For this instrument we definitely want the full psychological assessment of the applicant rather than the bare reporting of intelligence quotients and/or sub-test scores. In this regard the psychologist administering the WAIS should also report any clinical evidence derived from the administration of other test instruments and devices that he normally uses, such as Rorshach, TAT, etc. We do not want to stress that the WAIS together with the individual assessment of the applicant is a minimum requirement.

It should be remembered that this deals merely with students wishing to attend a university, not with would-be astronauts aspiring to a landing on Mars.

It is not surprising that Loren wrote the following letter to Mr. Konitzki on June 24th, 1969:

Dear Mr. Konitzki:

I am in receipt of your letter regarding my admission to the University of Illinois. I must say I found your letter surprising, since I had requested no assistance from the Division of Rehabilitation-Education Services. Several of your statements are cause for concern.

You say, "Since your application makes reference to a physical disability, your admission to the University is not only dependent upon academic acceptance from the Office of Admissions, but is also dependent upon clearance from the Division of Rehabilitation-Education Services." This would appear to suggest that my admission is contingent on acceptance by your Division. I seriously question the wisdom of a policy which singles out physically disabled people and requires of us additional tests, interviews, and evaluations. In reference to your policy you state, "It does give us an opportunity to assess your needs as a prospective student before final admission is granted, and before matriculation." Believing as I do that disabled people are normal individuals, I believe we need no special help in asserting our needs. You note, "In matters of housing, we coordinate with the housing division in the student's behalf." This seems to imply not that there is a shortage of accommodations, but rather that such consideration is deemed necessary for disabled students. In my case, special consideration regarding room assignment is neither needed nor desired. In closing you assert, "When you know that the items in our steps for admission are accounted for, we expect you to write to us to arrange an appointment date for the required interview and physical evaluation." Once again, the relationship of a disabled student to your Division is apparently compulsory.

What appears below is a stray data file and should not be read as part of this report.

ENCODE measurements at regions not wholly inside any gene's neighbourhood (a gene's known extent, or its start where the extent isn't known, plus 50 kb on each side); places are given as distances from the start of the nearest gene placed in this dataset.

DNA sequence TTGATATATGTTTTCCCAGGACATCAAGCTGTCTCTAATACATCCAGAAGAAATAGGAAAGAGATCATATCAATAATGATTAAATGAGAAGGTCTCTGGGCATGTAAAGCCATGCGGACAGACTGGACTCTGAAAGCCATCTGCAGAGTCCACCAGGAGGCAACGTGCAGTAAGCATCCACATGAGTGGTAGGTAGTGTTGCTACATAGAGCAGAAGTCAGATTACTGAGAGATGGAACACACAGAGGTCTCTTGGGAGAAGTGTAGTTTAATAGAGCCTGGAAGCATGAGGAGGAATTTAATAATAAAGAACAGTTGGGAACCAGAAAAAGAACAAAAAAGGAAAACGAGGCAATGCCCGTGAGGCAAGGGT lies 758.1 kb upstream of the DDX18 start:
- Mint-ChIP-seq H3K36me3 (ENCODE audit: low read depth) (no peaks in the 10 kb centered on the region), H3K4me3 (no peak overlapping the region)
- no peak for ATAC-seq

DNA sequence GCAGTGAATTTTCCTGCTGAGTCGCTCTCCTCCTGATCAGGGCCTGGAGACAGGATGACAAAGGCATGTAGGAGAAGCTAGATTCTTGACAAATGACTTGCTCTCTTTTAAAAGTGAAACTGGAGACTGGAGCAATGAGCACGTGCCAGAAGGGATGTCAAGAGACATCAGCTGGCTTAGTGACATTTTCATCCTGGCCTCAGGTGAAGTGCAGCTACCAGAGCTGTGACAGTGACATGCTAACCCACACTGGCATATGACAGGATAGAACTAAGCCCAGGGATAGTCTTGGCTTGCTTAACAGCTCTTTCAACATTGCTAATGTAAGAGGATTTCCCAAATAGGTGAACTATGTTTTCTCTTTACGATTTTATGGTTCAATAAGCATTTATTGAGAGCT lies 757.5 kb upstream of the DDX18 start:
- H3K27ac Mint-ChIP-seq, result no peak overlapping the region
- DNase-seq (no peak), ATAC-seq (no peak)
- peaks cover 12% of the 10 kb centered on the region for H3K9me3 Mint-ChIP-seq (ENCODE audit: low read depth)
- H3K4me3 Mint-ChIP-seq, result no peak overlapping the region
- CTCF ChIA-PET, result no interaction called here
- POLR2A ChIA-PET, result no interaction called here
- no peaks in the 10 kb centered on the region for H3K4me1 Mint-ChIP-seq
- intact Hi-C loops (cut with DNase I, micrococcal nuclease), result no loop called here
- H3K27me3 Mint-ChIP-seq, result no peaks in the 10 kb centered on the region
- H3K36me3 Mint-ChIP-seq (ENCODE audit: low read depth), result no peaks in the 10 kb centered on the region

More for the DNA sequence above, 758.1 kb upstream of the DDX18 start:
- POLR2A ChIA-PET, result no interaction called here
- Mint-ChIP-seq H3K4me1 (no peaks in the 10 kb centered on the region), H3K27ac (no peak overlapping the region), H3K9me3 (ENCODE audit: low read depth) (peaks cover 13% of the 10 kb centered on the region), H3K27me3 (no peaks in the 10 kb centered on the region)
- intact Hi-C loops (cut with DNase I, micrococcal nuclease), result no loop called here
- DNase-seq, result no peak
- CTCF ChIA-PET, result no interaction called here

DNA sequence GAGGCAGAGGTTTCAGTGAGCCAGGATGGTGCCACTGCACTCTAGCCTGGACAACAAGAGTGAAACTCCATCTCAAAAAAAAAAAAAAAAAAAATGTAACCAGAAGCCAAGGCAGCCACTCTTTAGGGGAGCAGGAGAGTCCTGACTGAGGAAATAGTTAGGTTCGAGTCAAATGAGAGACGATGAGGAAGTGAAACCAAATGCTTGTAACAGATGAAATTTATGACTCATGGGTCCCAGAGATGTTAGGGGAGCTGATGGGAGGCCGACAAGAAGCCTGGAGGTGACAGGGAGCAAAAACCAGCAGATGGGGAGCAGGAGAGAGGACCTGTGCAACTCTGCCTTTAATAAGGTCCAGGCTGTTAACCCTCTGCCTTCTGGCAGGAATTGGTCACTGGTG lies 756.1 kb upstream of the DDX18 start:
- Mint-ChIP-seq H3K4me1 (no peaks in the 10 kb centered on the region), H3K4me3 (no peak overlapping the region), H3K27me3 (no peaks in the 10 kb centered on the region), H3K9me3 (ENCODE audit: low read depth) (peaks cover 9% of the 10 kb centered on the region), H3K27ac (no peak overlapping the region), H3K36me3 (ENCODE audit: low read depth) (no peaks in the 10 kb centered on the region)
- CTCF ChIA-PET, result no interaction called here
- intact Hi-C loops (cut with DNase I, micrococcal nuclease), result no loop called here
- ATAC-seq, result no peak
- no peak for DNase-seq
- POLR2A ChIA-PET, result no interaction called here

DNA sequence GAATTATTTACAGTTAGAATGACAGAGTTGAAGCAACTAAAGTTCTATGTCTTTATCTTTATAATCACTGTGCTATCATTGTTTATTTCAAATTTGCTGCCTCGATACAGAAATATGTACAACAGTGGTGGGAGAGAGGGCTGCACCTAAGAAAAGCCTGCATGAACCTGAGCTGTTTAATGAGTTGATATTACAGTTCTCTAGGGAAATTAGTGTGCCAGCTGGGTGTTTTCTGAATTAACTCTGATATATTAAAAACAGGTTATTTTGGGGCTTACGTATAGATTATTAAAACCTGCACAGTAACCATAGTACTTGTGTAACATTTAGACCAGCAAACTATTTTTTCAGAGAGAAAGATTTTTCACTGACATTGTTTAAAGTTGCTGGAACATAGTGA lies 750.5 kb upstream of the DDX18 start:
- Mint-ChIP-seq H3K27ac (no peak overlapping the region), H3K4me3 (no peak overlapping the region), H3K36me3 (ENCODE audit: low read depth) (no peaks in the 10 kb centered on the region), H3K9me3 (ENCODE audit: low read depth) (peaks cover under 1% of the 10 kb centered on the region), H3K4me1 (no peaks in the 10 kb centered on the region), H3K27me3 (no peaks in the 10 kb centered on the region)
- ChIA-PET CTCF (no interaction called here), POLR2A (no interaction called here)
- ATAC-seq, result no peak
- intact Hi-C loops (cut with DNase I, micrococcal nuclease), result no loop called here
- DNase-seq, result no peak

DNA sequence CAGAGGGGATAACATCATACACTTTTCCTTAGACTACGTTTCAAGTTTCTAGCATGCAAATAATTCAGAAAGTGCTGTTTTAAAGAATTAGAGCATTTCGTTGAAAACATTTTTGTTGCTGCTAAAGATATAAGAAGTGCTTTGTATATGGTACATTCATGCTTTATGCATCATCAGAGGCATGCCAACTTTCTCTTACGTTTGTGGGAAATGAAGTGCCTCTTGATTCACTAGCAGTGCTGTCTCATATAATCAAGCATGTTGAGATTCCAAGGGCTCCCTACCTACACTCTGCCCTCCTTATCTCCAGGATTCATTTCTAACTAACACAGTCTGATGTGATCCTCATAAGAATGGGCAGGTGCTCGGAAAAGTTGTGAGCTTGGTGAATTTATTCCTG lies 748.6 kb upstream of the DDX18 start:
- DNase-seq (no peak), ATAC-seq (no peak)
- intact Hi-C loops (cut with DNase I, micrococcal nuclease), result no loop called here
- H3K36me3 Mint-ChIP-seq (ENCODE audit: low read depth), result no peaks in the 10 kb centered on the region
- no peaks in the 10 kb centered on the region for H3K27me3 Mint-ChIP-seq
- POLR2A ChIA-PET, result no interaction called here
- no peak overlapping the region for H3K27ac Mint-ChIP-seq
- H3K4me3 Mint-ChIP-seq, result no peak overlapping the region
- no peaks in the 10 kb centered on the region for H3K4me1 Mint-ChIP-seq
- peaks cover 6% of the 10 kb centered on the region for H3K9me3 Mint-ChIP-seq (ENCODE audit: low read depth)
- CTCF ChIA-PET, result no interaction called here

Your letter and the accompanying literature raise several questions:

A. Is the admission of disabled students to the University of Illinois conditioned on acceptance of your services, and if so, why?

B. Does a disabled student have the option of using some of your services and not others?